About editing RAW in iPhoto (and general image modification and workflow)

(I think the red text is the most informal part)

OPINION 1: The reason iPhoto will not update the thumbnail for a raw file is that when you edit a raw in iPhoto, the raw file itself does not change (i.e. non-destructive editing). Editing a raw results in the creation of a whole new file. Since the raw itself does not change, its thumbnail will not change either.

OPINION 2: Leslie.. Here’s the deal… iPhoto can ‘handle’ RAW files, but what it does actually is do a pretty straight across run of the mill conversion to JPEG… there’s no other way to deal with RAW in iPhoto. Basically when you import a RAW file into iPhoto, it immediately makes a JPEG out of it and then uses that for all iPhoto adjustments, essentially throwing away all that magicky RAW goodness right in the first step. Once it’s imported the shot from RAW, iPhoto doesn’t ever look back at the RAW file (thus the lack of an update to any RAW changes you might make in the photoshop RAW tool.) On a related but OT point… one of the main reasons I stopped using iPhoto was the amount of bloat in the data.. everytime you do something to a photo, iPhoto saves another wholly independent version of the photo. You might want to try Adobe Lightroom (which is Beta) but pretty stable and FREE… I like it better than Aperture.

OPINION 3:  iPhoto keeps the RAW file… it just converts it whenever you edit it.. So it doesn’t ever change the RAW file at all (which is as it should be since you should think of the RAW file as a digital negative of sorts)… it’s just using a JPEG facsimile thereof to work with… so your RAW files will still be there… it’s just that they become JPEGS when you tweak them in iPhoto… I think… (this may have changed in recent updates to iPhoto..) here’s a link to the apple kbase article… http://docs.info.apple.com/article.html?artnum=300876 and BTW in response to another of your questions 16bit TIFF is probably the best way to save your files out of photoshop (iPhoto can’t handle them yet, I don’t think) but it’s one of the best ways to preserve your important photos… JPEGS are great but everytime you resave a JPEG you are introducing some compression artifacting… it can add up quite a bit. I just realized that I… use… ellipses… a… lot

OPINION 4: Allow me to fuzzy the waters. RAW can’t be modified per se, and you can’t convert a JPG back to RAW. RAW is basically a digital neg, unchangeable itself but can be tweaked from here to Pluto; RAW’s progeny is then saved to any file format. (Your RAW tweaks are saved differently by iPhoto and by Adobe; neither can read the other’s.)

iPhoto is designed to be a one-stop no-muss-no-fuss not-quite-pro app, for people who don’t want to futz with files. It’s great if you want to click on a picture and order a print or email to Nana. If you actually try to manage iPhoto files — move ’em around — disaster awaits. Asking it to deal with PSDs is a risk.

Bridge is for viewing and opening Adobe files. Its managment skills are limited — and flakey to boot.

Your instinct is in the right place but I see nothing but trouble in trying to get iPhoto and Bridge to work together. I suggest:

— Letting Image Capture, not iPhoto, handle file ingestion.*

— Drag the new folder of images into the Bridge icon, the easiest way to load a batch.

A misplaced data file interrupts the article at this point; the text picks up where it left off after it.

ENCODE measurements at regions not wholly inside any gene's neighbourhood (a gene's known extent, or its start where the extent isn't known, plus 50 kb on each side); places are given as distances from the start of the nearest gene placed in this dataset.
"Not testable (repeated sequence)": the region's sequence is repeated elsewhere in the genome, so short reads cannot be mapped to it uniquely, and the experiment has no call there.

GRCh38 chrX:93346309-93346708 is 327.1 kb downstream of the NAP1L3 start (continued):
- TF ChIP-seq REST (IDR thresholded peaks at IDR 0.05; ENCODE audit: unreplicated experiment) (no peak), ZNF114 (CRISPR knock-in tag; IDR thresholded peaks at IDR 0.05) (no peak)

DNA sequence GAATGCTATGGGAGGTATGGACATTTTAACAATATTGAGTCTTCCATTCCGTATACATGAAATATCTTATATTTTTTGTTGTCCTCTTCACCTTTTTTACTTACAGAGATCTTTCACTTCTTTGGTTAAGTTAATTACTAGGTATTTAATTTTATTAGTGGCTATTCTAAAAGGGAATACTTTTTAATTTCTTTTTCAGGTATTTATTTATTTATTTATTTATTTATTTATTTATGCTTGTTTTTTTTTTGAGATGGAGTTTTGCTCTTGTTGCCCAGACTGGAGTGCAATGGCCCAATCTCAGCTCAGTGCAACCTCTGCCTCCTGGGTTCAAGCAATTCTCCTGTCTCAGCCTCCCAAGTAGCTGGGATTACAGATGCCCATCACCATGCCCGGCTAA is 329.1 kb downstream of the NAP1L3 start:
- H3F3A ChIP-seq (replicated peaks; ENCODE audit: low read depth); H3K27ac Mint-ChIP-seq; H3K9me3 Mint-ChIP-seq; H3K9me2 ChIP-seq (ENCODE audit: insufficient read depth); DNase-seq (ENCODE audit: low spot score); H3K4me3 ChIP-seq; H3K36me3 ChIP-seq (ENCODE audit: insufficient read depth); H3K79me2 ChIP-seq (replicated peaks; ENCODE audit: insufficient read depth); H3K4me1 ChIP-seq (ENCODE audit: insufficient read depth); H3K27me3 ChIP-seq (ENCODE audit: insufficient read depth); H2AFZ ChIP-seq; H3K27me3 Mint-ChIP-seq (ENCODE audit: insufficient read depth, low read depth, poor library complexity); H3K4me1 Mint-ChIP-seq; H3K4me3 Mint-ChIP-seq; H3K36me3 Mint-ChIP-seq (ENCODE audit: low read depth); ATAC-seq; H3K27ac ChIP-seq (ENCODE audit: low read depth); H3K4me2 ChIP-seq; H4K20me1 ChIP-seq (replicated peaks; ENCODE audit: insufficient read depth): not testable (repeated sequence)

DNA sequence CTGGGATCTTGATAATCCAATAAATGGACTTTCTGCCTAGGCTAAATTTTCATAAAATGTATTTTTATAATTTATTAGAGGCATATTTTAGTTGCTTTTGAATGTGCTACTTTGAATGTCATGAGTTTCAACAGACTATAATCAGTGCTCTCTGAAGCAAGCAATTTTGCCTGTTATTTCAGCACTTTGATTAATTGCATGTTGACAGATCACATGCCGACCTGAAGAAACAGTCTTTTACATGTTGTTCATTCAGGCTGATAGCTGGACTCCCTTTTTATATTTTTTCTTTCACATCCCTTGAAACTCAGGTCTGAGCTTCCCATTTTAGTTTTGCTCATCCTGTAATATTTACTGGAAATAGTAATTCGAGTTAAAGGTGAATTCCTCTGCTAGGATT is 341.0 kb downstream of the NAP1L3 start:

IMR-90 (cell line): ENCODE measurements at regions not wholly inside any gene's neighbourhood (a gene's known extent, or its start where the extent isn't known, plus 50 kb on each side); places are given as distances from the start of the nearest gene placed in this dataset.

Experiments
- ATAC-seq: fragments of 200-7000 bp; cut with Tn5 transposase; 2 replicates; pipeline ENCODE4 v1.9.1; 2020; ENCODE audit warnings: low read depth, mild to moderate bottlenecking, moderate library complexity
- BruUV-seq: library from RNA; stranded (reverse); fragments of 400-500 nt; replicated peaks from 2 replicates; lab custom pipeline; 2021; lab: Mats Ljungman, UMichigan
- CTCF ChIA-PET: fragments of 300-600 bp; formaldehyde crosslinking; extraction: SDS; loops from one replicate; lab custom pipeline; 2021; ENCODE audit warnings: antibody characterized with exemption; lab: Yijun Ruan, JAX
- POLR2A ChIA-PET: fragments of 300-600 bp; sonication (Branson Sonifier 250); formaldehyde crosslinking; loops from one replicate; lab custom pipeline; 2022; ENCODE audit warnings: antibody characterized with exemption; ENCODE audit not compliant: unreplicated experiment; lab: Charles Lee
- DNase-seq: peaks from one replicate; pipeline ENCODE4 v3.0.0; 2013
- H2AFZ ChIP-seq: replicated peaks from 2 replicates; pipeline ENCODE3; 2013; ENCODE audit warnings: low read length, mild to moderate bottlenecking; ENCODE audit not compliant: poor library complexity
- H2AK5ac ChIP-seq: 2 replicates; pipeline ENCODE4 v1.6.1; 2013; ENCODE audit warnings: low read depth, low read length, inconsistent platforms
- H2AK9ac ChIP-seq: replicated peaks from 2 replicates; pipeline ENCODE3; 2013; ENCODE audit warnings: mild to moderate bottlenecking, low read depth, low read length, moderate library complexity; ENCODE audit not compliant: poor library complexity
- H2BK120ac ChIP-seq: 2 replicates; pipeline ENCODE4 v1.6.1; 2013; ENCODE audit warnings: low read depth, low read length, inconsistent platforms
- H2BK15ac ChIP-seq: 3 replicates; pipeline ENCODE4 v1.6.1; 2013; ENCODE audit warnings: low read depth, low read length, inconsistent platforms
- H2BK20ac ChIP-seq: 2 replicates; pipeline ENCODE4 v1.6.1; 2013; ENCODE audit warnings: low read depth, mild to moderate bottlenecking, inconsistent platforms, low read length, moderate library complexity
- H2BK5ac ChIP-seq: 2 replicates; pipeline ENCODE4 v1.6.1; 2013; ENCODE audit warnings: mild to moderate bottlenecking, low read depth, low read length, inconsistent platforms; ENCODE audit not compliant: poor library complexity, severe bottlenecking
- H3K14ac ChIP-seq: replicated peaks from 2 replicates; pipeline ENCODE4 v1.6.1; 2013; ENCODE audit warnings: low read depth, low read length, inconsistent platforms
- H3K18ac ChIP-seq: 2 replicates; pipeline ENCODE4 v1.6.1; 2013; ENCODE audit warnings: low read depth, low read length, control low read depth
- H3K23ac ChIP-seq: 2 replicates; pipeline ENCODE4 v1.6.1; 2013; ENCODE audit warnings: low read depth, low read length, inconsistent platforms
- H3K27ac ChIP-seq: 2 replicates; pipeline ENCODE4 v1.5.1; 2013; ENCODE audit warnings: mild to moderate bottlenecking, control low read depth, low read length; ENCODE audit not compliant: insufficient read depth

— Use Adobe RAW to tweak the files, then save your winners as JPGs (for online viewing, online print ordering.)

— Have iPhoto manage those JPGs.

— If some rag wants to run your shot, go back to the RAW and send a TIF.

(*”Ingest” is the term used by Photo Mechanic, a brilliant first-stage file management app. My clients chuckle every time they see the throbbing Ingest button.)

A.I. Famous is right in pointing you toward Adobe Lightroom. I’m jonesing for this sort of app for certain jobs, and the latest Lightroom beta — free! — strikes me as exactly the iPhoto/Bridge hybrid you desire. Plays nice with Photoshop. Aperture has the same intentions but Apple stupidly offers no demo. Aperture also demands waayyy too much CPU.

Er, don’t swallow the 16-bit bait yet, not as long as you have RAW originals. Hard disk hogs, requires mucho RAW and CPU to edit, for high-end repro only.

OPINION 5:   Trystero, I could just copy the files, but I want a program to manage them. For me the advantage of a program like iPhoto, Bridge, or Lightbox is that these programs are photo databases that make it easy to organize, tag, and display thumbnails of photographs.

iPhoto won’t let you do this, but the more sophisticated apps let you “develop” large sets of pictures at once. So, if I wanted to color correct a color cast on every picture I took of Barbara Boxer, I could select 20 images and have my digital darkroom software perform the same automated sequence on all of them. One of the nice things about Bridge is that you can let it run in the background while you’re running Photoshop, so Bridge can be doing Photoshop-type stuff in the background, leaving the real PS free for other work.

Transferring my existing iPhoto database to another photo organizer is slightly complicated because I’m not sure whether my new program will be able to read whatever meta-data I’ve added to the iPhoto stuff. It might just be easier to leave my iPhoto files where they are and just start using a better program instead, importing piecemeal as necessary.

I’m going to download Lightbox on the advice of the hivemind. I’ll let you know how it goes.



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